It all happened so fast, I just remember pushing off (we were not allowed to streamline, so it was a quick get up and go) and began swimming as hard as I could. Again, I didn’t seem to notice the pain, however I remember feeling a little uncoordinated with my stroke due to the fact I couldn’t really feel my arms due to the cold! I slammed the wall pad at the other end, and quickly exited the pool. I shook hands with the Russian, Argentinian and Polish swimmers, and was asked to have a few photographs taken, and then was interviewed for the local paper along with Matias from Argentina. We made the entire back page of today’s paper, and I was stopped a few times by people who recognized me from the article about my charity work and the completion of the ‘Oceans Seven’. I then had some warm red berry juice, and crawled into the tight hot tub with all the rest of the freezing swimmers! Now this was a great time! Everyone was so excited about being completed with their race, that everyone was going crazy, their fans were down close chanting their names and even a flask of homemade whiskey was being passed around from the Polish crowd (they loved me since I told them of my Polish heritage) and treated me as one of their own. I walked up to the changing trailer and put my clothes back on, and prepared to ready myself for the 50m freestyle in about 2 hours’ time. The process was repeated for the 50m freestyle, however on the second lap I could feel a more intense feeling from the cold, however nothing I could not overcome. This time I was lucky that I didn’t have the ice on the side of my, rather I was smack dab in the middle of the pool in Lane 5. It was two incredible experiences for me that day, and I couldn’t believe where I was at, and where I was competing! I cannot say enough how amazing it was to compete against such a diverse group of international swimmers!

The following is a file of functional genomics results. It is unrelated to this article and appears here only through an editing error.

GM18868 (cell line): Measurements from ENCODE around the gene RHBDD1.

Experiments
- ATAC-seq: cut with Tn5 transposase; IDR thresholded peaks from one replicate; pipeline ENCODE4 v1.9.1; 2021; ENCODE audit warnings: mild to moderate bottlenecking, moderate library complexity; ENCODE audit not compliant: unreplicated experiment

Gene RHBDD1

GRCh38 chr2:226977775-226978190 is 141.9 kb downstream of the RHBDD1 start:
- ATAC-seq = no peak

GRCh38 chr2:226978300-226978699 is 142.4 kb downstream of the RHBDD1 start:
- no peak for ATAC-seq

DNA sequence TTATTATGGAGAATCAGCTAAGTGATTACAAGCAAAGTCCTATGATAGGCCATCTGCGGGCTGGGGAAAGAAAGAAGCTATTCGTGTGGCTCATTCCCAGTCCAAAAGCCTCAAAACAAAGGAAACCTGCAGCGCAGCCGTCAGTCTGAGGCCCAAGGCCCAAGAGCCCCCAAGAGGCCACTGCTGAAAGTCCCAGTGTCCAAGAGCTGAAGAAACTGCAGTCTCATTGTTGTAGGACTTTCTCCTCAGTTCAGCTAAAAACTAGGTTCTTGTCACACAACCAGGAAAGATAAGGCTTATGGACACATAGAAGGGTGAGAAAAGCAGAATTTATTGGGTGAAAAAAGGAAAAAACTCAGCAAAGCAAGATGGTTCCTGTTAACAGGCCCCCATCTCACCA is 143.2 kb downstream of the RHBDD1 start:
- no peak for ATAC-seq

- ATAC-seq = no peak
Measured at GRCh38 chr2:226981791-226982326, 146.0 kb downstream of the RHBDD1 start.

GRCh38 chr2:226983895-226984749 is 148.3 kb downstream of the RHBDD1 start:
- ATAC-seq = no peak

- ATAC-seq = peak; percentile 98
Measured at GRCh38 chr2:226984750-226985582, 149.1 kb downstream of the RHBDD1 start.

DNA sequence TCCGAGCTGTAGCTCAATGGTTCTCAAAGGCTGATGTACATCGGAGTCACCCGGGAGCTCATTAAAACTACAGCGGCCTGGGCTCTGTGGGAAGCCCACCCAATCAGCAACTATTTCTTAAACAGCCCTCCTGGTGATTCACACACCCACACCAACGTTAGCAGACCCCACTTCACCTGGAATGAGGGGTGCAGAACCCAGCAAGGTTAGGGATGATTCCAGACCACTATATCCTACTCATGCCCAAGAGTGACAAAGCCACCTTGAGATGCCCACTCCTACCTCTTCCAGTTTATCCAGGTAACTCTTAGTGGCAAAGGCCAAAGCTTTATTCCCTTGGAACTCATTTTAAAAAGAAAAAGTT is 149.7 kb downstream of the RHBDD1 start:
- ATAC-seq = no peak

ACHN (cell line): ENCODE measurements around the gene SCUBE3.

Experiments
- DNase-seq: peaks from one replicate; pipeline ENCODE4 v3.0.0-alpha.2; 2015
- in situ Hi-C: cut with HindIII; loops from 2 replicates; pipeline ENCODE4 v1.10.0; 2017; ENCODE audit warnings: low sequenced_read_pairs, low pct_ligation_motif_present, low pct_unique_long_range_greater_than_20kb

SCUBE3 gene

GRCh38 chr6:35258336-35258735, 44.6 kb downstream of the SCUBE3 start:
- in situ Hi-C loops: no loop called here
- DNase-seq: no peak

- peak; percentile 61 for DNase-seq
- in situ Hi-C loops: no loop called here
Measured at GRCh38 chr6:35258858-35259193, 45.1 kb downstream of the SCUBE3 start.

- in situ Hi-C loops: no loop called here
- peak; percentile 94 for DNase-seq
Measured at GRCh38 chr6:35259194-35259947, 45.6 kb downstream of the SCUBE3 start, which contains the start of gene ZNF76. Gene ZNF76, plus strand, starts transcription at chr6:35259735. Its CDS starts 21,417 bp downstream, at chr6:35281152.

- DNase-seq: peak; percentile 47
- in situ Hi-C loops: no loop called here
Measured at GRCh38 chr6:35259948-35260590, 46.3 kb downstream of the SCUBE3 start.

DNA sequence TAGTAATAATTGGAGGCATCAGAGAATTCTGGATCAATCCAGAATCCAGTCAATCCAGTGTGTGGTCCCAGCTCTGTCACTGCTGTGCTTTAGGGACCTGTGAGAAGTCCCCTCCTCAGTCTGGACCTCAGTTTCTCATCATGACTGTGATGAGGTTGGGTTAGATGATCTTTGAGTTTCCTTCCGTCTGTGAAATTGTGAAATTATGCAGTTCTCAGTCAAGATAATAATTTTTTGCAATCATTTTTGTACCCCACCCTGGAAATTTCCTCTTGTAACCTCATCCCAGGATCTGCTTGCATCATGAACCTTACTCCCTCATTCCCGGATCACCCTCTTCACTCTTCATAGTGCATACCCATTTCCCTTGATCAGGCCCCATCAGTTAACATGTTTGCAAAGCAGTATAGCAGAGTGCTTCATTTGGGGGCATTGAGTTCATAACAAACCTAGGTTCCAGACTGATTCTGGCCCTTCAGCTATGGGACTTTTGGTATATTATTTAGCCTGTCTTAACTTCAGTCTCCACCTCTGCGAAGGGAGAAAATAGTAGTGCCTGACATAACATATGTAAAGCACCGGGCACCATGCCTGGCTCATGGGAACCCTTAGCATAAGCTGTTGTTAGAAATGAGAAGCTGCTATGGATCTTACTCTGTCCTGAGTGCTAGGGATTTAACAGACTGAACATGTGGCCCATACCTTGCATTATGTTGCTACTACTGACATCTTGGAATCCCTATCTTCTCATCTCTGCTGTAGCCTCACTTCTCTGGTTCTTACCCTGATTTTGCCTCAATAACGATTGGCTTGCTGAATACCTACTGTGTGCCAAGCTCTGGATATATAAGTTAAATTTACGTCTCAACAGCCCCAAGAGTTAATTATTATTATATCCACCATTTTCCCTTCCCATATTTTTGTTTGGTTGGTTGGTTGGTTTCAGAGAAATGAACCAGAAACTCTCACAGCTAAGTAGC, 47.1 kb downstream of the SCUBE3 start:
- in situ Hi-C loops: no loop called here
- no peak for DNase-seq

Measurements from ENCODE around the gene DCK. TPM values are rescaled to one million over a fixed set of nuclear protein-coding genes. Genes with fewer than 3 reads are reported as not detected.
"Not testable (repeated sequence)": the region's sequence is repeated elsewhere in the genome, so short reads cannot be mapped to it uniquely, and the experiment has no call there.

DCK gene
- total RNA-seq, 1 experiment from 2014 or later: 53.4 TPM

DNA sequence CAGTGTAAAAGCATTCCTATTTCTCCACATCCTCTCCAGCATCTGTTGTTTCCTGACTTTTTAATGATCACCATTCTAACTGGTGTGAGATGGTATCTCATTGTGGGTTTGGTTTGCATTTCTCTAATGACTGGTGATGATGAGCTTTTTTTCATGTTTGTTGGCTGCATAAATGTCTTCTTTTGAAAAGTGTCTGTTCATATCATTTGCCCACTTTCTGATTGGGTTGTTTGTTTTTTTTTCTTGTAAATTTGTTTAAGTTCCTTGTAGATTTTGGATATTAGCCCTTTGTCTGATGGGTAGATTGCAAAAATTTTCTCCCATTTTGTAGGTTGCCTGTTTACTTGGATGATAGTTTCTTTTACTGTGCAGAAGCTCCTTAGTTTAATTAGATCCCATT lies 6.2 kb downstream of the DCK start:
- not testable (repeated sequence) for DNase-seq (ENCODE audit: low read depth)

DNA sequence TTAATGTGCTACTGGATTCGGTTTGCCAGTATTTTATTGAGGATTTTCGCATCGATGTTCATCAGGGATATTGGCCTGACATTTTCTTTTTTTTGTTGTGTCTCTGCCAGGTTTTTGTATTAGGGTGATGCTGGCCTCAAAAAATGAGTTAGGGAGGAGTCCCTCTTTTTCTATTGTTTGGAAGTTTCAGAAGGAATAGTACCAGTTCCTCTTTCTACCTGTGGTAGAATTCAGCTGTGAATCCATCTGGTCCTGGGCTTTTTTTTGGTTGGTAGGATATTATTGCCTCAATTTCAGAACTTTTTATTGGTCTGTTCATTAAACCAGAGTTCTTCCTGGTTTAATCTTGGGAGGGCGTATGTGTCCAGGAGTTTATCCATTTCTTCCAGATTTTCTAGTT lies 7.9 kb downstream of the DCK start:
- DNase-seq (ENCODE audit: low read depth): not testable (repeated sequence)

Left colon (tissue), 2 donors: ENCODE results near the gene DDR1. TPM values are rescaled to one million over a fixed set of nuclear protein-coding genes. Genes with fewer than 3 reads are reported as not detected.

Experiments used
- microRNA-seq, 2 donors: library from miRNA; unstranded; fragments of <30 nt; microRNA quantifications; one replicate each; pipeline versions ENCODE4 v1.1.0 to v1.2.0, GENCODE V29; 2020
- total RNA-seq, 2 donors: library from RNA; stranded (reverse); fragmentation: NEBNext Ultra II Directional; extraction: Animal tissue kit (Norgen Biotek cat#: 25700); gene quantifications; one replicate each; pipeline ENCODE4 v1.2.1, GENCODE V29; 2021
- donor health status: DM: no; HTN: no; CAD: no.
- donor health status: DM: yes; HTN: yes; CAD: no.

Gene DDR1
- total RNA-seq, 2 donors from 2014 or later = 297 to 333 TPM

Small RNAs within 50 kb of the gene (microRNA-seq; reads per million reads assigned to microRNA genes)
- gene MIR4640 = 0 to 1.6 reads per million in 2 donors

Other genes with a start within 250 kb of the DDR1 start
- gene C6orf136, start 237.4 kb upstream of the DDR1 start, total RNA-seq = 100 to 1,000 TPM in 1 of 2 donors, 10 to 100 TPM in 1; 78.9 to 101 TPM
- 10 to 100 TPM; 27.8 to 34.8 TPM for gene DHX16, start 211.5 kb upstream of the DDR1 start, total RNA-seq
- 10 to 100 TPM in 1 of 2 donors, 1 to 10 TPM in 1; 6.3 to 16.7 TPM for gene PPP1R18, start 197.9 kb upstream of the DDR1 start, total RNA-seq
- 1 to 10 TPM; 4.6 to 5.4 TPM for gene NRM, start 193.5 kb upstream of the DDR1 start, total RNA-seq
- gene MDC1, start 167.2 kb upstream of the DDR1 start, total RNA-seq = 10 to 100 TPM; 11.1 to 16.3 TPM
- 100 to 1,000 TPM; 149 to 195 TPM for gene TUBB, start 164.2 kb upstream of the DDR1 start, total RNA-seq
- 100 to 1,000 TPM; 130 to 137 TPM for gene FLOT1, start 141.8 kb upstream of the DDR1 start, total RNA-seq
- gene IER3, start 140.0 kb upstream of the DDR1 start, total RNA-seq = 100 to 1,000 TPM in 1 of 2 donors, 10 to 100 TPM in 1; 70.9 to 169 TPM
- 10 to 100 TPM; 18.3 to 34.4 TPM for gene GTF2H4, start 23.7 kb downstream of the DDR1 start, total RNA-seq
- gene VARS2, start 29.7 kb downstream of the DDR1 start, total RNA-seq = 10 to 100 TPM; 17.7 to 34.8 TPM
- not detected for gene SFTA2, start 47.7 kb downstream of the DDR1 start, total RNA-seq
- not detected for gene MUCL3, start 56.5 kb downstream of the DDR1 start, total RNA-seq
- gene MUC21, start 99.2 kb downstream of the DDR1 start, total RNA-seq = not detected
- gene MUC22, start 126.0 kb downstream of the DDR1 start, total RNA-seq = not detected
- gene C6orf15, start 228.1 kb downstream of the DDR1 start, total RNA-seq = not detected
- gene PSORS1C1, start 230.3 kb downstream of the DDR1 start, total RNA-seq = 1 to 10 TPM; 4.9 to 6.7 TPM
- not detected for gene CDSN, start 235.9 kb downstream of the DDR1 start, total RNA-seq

Saturday night was the Gala Dinner at Hotel Santa Claus, and needless to say I came a little unprepared because I forgot to pack my dress shirt and blazer. Needless to say, we had a wonderful evening, and dined on reindeer, salted salmon, potato mixture, baked salmon, simply salad (with crème) and a few other dishes that didn’t have titles, but incorporated vegetables, more potatoes in a form of ‘stew’. Brad and I sat with the English ladies and engaged in a great conversation about open water swimming in London, as they were all new to the sport. We then went to the main room and went to the front table where the event organizers and I had a chat about our desire to start a program up in the States for winter swimming, as there is currently no form of organization for winter swimming in the USA. Was introduced to many more wonderful people, and watched presentations from the Chinese, Russians and Finnish people on winter swimming; including in Tyumen, Russia (Siberia) where the 2016 Winter Swimming World Championships are going to be held! After dinner, we all went downstairs for the party and had plenty of vino and danced the night away with everyone.